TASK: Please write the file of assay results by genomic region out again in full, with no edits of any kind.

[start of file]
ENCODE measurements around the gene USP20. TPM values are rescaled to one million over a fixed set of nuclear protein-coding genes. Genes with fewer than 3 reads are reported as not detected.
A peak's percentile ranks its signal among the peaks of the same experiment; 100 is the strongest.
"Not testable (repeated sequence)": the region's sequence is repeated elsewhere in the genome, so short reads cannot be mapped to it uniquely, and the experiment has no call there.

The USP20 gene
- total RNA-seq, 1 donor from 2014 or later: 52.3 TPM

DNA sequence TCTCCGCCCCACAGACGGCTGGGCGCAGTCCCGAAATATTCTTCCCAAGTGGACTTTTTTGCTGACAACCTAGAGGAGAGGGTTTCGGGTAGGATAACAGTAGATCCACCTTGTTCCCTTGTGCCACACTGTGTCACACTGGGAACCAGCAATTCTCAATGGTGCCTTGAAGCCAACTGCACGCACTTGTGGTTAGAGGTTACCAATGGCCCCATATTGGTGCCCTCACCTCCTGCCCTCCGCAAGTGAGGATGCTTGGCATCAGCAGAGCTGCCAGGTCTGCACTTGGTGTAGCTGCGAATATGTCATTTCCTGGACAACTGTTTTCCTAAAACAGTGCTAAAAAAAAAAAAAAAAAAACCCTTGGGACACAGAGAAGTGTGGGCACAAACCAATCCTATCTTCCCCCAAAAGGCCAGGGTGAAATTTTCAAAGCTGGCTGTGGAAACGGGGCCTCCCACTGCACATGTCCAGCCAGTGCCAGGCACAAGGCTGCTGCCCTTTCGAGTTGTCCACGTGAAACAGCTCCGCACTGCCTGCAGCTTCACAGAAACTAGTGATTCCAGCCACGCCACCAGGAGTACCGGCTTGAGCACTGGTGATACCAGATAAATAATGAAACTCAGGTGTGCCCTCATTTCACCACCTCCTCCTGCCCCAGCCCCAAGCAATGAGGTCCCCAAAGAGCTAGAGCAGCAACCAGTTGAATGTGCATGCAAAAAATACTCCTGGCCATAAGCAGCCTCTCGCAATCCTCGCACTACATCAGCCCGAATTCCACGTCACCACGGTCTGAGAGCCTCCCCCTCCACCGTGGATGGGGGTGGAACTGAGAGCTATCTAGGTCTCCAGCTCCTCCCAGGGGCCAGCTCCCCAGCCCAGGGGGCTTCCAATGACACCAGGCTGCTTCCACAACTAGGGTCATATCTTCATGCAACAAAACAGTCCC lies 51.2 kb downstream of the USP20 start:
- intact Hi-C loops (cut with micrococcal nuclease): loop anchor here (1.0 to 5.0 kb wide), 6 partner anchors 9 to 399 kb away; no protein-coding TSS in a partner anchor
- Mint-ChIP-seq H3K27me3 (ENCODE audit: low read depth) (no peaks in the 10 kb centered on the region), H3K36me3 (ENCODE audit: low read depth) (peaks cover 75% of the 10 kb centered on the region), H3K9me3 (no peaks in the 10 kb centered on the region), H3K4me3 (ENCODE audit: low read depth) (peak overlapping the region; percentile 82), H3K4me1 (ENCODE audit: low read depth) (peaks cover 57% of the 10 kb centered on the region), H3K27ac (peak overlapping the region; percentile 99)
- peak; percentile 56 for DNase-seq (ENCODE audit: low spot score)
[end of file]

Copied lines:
ENCODE measurements around the gene USP20. TPM values are rescaled to one million over a fixed set of nuclear protein-coding genes. Genes with fewer than 3 reads are reported as not detected.
A peak's percentile ranks its signal among the peaks of the same experiment; 100 is the strongest.
"Not testable (repeated sequence)": the region's sequence is repeated elsewhere in the genome, so short reads cannot be mapped to it uniquely, and the experiment has no call there.

The USP20 gene
- total RNA-seq, 1 donor from 2014 or later: 52.3 TPM

DNA sequence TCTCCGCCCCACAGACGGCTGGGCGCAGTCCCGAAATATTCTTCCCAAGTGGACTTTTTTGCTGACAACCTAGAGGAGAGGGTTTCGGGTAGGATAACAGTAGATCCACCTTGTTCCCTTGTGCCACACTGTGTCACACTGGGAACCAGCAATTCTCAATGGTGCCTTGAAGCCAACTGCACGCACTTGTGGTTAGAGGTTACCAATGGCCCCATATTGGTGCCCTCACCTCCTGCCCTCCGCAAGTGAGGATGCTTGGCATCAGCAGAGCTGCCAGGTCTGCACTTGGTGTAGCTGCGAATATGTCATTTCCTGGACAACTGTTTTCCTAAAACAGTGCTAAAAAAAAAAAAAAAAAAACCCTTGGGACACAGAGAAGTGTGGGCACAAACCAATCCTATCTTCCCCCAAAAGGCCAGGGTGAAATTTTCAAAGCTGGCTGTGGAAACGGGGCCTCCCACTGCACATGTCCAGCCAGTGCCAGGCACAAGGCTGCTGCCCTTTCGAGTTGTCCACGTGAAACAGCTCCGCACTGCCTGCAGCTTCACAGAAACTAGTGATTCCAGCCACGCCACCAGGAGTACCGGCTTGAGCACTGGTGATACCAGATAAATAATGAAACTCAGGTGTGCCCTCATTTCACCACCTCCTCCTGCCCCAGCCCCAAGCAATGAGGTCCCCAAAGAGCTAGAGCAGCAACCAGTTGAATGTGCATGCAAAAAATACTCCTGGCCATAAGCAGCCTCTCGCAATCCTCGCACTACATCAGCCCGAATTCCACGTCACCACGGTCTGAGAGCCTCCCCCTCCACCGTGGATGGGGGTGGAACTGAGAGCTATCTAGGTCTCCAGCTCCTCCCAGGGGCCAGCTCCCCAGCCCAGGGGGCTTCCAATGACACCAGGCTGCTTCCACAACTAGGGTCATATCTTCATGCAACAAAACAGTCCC lies 51.2 kb downstream of the USP20 start:
- intact Hi-C loops (cut with micrococcal nuclease): loop anchor here (1.0 to 5.0 kb wide), 6 partner anchors 9 to 399 kb away; no protein-coding TSS in a partner anchor
- Mint-ChIP-seq H3K27me3 (ENCODE audit: low read depth) (no peaks in the 10 kb centered on the region), H3K36me3 (ENCODE audit: low read depth) (peaks cover 75% of the 10 kb centered on the region), H3K9me3 (no peaks in the 10 kb centered on the region), H3K4me3 (ENCODE audit: low read depth) (peak overlapping the region; percentile 82), H3K4me1 (ENCODE audit: low read depth) (peaks cover 57% of the 10 kb centered on the region), H3K27ac (peak overlapping the region; percentile 99)
- peak; percentile 56 for DNase-seq (ENCODE audit: low spot score)